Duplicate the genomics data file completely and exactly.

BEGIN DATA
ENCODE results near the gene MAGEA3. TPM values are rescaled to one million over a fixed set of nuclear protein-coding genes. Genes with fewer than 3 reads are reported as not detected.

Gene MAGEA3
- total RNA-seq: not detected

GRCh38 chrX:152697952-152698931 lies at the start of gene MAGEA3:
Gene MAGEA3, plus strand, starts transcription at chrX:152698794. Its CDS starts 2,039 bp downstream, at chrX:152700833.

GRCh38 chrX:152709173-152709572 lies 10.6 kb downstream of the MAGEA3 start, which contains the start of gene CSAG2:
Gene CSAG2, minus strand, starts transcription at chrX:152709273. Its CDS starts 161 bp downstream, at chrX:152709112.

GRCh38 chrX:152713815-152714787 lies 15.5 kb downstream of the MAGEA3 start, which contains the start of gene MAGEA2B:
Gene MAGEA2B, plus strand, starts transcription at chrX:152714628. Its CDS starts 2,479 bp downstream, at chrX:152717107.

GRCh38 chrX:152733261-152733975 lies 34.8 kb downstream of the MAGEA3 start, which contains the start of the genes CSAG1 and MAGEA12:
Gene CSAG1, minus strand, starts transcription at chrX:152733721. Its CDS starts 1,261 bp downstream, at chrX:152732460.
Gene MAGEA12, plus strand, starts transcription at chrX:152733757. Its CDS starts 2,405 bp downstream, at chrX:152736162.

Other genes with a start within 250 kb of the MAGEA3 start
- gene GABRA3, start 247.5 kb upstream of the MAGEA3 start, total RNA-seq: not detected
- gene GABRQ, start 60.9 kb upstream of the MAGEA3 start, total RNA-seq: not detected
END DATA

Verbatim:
ENCODE results near the gene MAGEA3. TPM values are rescaled to one million over a fixed set of nuclear protein-coding genes. Genes with fewer than 3 reads are reported as not detected.

Gene MAGEA3
- total RNA-seq: not detected

GRCh38 chrX:152697952-152698931 lies at the start of gene MAGEA3:
Gene MAGEA3, plus strand, starts transcription at chrX:152698794. Its CDS starts 2,039 bp downstream, at chrX:152700833.

GRCh38 chrX:152709173-152709572 lies 10.6 kb downstream of the MAGEA3 start, which contains the start of gene CSAG2:
Gene CSAG2, minus strand, starts transcription at chrX:152709273. Its CDS starts 161 bp downstream, at chrX:152709112.

GRCh38 chrX:152713815-152714787 lies 15.5 kb downstream of the MAGEA3 start, which contains the start of gene MAGEA2B:
Gene MAGEA2B, plus strand, starts transcription at chrX:152714628. Its CDS starts 2,479 bp downstream, at chrX:152717107.

GRCh38 chrX:152733261-152733975 lies 34.8 kb downstream of the MAGEA3 start, which contains the start of the genes CSAG1 and MAGEA12:
Gene CSAG1, minus strand, starts transcription at chrX:152733721. Its CDS starts 1,261 bp downstream, at chrX:152732460.
Gene MAGEA12, plus strand, starts transcription at chrX:152733757. Its CDS starts 2,405 bp downstream, at chrX:152736162.

Other genes with a start within 250 kb of the MAGEA3 start
- gene GABRA3, start 247.5 kb upstream of the MAGEA3 start, total RNA-seq: not detected
- gene GABRQ, start 60.9 kb upstream of the MAGEA3 start, total RNA-seq: not detected